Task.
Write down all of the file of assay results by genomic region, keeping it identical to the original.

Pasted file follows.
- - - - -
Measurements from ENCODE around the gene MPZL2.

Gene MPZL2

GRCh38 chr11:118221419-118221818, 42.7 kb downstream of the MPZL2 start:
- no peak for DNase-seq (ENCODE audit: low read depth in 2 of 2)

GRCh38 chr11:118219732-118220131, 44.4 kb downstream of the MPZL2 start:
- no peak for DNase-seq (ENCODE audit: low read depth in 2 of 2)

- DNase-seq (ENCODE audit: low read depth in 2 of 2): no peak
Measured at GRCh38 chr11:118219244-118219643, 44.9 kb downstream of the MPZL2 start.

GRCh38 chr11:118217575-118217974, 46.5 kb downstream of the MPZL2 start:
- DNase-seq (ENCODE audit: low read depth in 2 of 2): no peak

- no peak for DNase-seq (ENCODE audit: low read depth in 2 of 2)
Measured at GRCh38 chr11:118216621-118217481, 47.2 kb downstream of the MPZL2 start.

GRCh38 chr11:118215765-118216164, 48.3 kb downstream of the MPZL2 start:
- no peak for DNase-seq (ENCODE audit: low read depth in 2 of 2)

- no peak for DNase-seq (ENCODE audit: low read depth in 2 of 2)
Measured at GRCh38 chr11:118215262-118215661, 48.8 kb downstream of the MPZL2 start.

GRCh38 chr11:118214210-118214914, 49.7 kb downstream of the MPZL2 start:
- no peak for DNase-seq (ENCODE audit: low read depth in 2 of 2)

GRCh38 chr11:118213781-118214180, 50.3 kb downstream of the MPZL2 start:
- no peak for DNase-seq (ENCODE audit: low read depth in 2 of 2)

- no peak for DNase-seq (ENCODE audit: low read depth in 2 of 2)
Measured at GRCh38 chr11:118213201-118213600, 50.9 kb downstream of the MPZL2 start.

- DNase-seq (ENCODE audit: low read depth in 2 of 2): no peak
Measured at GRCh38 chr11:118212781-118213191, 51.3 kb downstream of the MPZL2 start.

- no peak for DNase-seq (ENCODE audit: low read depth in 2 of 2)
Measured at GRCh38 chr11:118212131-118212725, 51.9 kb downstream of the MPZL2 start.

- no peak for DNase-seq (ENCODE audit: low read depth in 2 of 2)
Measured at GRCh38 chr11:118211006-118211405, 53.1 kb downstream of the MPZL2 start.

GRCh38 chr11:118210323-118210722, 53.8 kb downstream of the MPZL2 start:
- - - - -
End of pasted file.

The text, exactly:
Measurements from ENCODE around the gene MPZL2.

Gene MPZL2

GRCh38 chr11:118221419-118221818, 42.7 kb downstream of the MPZL2 start:
- no peak for DNase-seq (ENCODE audit: low read depth in 2 of 2)

GRCh38 chr11:118219732-118220131, 44.4 kb downstream of the MPZL2 start:
- no peak for DNase-seq (ENCODE audit: low read depth in 2 of 2)

- DNase-seq (ENCODE audit: low read depth in 2 of 2): no peak
Measured at GRCh38 chr11:118219244-118219643, 44.9 kb downstream of the MPZL2 start.

GRCh38 chr11:118217575-118217974, 46.5 kb downstream of the MPZL2 start:
- DNase-seq (ENCODE audit: low read depth in 2 of 2): no peak

- no peak for DNase-seq (ENCODE audit: low read depth in 2 of 2)
Measured at GRCh38 chr11:118216621-118217481, 47.2 kb downstream of the MPZL2 start.

GRCh38 chr11:118215765-118216164, 48.3 kb downstream of the MPZL2 start:
- no peak for DNase-seq (ENCODE audit: low read depth in 2 of 2)

- no peak for DNase-seq (ENCODE audit: low read depth in 2 of 2)
Measured at GRCh38 chr11:118215262-118215661, 48.8 kb downstream of the MPZL2 start.

GRCh38 chr11:118214210-118214914, 49.7 kb downstream of the MPZL2 start:
- no peak for DNase-seq (ENCODE audit: low read depth in 2 of 2)

GRCh38 chr11:118213781-118214180, 50.3 kb downstream of the MPZL2 start:
- no peak for DNase-seq (ENCODE audit: low read depth in 2 of 2)

- no peak for DNase-seq (ENCODE audit: low read depth in 2 of 2)
Measured at GRCh38 chr11:118213201-118213600, 50.9 kb downstream of the MPZL2 start.

- DNase-seq (ENCODE audit: low read depth in 2 of 2): no peak
Measured at GRCh38 chr11:118212781-118213191, 51.3 kb downstream of the MPZL2 start.

- no peak for DNase-seq (ENCODE audit: low read depth in 2 of 2)
Measured at GRCh38 chr11:118212131-118212725, 51.9 kb downstream of the MPZL2 start.

- no peak for DNase-seq (ENCODE audit: low read depth in 2 of 2)
Measured at GRCh38 chr11:118211006-118211405, 53.1 kb downstream of the MPZL2 start.

GRCh38 chr11:118210323-118210722, 53.8 kb downstream of the MPZL2 start: